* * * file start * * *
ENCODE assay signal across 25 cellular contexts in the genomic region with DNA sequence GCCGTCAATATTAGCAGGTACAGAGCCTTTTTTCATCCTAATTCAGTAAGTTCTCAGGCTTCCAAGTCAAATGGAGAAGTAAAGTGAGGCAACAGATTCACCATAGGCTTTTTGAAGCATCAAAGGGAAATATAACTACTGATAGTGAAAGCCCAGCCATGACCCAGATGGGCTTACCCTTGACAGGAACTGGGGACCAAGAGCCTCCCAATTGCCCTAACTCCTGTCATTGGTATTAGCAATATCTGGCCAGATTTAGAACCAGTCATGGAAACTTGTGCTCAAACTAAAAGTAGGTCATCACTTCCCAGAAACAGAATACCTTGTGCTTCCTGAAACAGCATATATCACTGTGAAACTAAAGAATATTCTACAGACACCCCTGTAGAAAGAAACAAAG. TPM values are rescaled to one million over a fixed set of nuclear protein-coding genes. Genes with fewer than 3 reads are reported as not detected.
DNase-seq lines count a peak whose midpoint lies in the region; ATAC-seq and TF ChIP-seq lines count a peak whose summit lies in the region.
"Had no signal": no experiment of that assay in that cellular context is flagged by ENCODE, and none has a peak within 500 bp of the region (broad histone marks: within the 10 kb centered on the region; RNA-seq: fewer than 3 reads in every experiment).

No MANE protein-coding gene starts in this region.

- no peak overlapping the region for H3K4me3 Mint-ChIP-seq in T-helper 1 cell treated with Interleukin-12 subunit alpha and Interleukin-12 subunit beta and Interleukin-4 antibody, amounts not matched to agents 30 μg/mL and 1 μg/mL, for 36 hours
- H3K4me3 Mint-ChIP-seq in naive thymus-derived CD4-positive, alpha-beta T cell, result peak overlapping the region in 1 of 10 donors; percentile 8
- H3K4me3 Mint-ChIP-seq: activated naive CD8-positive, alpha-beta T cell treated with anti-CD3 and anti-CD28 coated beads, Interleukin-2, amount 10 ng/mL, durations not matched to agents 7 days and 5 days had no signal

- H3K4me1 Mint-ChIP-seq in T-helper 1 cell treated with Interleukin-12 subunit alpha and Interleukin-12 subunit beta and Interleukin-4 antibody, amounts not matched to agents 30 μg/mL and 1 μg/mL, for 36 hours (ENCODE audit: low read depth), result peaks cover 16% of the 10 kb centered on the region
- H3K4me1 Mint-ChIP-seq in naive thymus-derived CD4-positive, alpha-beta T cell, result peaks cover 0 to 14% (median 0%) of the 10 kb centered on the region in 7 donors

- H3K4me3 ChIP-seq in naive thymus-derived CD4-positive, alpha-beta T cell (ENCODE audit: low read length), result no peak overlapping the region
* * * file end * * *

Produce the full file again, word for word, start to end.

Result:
ENCODE assay signal across 25 cellular contexts in the genomic region with DNA sequence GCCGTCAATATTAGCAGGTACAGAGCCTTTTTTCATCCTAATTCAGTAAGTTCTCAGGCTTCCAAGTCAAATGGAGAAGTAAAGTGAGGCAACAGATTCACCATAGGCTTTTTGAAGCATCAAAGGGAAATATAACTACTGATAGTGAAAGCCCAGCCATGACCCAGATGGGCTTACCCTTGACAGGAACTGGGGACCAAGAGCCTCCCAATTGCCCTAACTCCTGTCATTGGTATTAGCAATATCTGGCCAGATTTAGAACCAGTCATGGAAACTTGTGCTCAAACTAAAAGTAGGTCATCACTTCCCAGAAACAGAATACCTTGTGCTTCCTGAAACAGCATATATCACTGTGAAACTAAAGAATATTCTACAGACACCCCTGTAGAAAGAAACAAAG. TPM values are rescaled to one million over a fixed set of nuclear protein-coding genes. Genes with fewer than 3 reads are reported as not detected.
DNase-seq lines count a peak whose midpoint lies in the region; ATAC-seq and TF ChIP-seq lines count a peak whose summit lies in the region.
"Had no signal": no experiment of that assay in that cellular context is flagged by ENCODE, and none has a peak within 500 bp of the region (broad histone marks: within the 10 kb centered on the region; RNA-seq: fewer than 3 reads in every experiment).

No MANE protein-coding gene starts in this region.

- no peak overlapping the region for H3K4me3 Mint-ChIP-seq in T-helper 1 cell treated with Interleukin-12 subunit alpha and Interleukin-12 subunit beta and Interleukin-4 antibody, amounts not matched to agents 30 μg/mL and 1 μg/mL, for 36 hours
- H3K4me3 Mint-ChIP-seq in naive thymus-derived CD4-positive, alpha-beta T cell, result peak overlapping the region in 1 of 10 donors; percentile 8
- H3K4me3 Mint-ChIP-seq: activated naive CD8-positive, alpha-beta T cell treated with anti-CD3 and anti-CD28 coated beads, Interleukin-2, amount 10 ng/mL, durations not matched to agents 7 days and 5 days had no signal

- H3K4me1 Mint-ChIP-seq in T-helper 1 cell treated with Interleukin-12 subunit alpha and Interleukin-12 subunit beta and Interleukin-4 antibody, amounts not matched to agents 30 μg/mL and 1 μg/mL, for 36 hours (ENCODE audit: low read depth), result peaks cover 16% of the 10 kb centered on the region
- H3K4me1 Mint-ChIP-seq in naive thymus-derived CD4-positive, alpha-beta T cell, result peaks cover 0 to 14% (median 0%) of the 10 kb centered on the region in 7 donors

- H3K4me3 ChIP-seq in naive thymus-derived CD4-positive, alpha-beta T cell (ENCODE audit: low read length), result no peak overlapping the region